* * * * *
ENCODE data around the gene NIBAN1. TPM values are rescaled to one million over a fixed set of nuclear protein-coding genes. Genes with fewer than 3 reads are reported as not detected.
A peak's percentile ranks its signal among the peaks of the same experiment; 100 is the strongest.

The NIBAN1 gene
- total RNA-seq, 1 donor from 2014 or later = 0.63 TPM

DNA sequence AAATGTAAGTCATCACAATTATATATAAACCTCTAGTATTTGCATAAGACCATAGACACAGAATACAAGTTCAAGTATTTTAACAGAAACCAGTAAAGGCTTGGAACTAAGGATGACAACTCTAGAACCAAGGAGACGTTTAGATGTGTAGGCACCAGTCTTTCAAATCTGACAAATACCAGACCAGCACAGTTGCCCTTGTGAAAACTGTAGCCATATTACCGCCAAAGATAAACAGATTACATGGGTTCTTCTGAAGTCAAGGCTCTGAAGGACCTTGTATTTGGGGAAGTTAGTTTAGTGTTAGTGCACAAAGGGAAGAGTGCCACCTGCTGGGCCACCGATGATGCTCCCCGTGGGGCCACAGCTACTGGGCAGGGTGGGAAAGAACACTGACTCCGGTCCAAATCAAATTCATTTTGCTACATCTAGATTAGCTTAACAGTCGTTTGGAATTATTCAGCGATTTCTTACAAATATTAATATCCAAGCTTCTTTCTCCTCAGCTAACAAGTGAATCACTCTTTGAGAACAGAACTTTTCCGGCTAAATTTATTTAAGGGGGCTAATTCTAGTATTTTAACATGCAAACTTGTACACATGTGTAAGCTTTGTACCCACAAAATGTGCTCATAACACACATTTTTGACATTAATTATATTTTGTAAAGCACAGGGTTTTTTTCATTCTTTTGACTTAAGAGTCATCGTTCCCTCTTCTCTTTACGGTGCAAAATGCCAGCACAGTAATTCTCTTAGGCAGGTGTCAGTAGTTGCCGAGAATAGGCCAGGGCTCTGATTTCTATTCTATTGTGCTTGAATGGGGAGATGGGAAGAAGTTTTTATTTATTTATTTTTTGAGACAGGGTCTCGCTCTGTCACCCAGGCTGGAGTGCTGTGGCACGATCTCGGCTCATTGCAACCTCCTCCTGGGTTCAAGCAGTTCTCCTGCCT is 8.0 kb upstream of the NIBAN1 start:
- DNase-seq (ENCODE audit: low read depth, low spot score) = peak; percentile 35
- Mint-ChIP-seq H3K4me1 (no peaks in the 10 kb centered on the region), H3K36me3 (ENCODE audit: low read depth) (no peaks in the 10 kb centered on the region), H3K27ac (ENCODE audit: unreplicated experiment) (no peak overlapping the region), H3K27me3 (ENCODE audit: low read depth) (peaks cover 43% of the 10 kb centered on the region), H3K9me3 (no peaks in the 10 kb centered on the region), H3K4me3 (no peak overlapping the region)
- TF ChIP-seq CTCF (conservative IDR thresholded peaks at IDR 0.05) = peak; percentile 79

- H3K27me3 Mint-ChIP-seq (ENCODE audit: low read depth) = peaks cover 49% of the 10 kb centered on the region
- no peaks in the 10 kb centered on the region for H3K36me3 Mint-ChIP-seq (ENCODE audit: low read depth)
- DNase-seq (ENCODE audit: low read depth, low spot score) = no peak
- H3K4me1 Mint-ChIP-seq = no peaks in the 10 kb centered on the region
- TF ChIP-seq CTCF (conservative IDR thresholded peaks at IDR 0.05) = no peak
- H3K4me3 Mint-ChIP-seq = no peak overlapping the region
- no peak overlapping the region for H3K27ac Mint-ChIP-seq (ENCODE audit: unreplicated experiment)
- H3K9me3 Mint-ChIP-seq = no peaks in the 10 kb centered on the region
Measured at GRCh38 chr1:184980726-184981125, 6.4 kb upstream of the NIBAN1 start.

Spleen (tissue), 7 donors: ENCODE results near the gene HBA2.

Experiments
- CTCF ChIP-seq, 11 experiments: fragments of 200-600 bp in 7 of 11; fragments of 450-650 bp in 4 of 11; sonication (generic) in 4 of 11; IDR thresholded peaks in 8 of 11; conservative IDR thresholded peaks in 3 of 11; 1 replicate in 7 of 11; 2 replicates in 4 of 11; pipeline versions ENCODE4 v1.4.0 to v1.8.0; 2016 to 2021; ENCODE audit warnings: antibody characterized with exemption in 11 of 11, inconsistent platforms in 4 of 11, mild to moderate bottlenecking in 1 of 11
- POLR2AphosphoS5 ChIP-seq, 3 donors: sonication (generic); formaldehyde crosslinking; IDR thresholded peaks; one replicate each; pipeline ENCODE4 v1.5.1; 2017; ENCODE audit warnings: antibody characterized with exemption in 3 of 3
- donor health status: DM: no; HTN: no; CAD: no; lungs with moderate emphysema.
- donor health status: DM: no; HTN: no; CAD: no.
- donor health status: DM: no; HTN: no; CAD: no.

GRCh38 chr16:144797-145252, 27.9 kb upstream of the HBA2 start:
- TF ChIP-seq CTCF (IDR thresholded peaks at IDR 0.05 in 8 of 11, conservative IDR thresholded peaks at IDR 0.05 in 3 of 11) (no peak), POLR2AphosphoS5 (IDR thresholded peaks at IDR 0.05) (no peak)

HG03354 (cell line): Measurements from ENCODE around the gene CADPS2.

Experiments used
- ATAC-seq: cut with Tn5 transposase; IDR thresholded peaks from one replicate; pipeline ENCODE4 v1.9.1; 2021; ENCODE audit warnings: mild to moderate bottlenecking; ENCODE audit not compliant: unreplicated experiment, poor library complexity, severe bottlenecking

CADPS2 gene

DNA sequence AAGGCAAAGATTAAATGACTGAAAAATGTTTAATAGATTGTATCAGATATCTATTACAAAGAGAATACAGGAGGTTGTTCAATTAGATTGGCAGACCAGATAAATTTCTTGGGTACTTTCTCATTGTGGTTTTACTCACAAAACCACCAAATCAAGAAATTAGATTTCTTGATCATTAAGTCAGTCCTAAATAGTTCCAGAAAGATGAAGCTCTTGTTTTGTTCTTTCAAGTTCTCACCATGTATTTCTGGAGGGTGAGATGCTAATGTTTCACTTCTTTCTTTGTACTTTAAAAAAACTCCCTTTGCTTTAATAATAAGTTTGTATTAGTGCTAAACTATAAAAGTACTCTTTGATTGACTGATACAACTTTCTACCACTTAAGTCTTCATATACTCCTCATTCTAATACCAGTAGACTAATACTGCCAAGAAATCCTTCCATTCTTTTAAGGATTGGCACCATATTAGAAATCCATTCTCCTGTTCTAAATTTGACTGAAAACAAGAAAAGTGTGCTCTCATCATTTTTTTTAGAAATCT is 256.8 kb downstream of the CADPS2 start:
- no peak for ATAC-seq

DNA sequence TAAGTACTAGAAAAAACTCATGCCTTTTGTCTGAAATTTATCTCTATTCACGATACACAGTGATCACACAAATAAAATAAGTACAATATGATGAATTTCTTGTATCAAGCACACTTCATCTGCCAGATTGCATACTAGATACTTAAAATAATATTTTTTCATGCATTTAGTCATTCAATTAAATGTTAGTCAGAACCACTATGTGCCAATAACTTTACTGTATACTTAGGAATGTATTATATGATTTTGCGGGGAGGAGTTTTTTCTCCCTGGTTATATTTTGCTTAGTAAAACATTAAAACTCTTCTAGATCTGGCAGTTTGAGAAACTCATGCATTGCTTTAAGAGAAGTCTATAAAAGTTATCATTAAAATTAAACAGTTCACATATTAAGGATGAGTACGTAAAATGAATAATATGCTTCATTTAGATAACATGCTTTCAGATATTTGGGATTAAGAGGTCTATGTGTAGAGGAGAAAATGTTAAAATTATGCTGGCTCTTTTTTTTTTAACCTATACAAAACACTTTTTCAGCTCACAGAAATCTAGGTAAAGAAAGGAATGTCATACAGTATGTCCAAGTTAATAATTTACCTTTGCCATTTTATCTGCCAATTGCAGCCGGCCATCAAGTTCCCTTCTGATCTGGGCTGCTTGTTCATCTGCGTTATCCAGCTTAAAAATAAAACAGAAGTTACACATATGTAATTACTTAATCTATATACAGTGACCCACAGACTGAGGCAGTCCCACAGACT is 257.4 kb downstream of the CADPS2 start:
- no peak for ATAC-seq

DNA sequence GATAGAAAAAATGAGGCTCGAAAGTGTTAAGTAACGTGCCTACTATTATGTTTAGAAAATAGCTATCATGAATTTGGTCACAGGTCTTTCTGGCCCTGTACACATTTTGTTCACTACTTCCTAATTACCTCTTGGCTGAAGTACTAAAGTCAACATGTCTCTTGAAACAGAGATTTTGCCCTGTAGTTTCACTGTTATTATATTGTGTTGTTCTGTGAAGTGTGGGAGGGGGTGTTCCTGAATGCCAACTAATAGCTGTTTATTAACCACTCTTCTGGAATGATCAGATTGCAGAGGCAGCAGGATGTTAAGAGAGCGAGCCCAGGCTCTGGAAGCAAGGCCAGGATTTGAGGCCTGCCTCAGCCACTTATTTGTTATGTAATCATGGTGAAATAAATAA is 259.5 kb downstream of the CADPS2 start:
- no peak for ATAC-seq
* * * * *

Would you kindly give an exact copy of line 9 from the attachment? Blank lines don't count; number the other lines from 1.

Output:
- H3K27me3 Mint-ChIP-seq (ENCODE audit: low read depth) = peaks cover 49% of the 10 kb centered on the region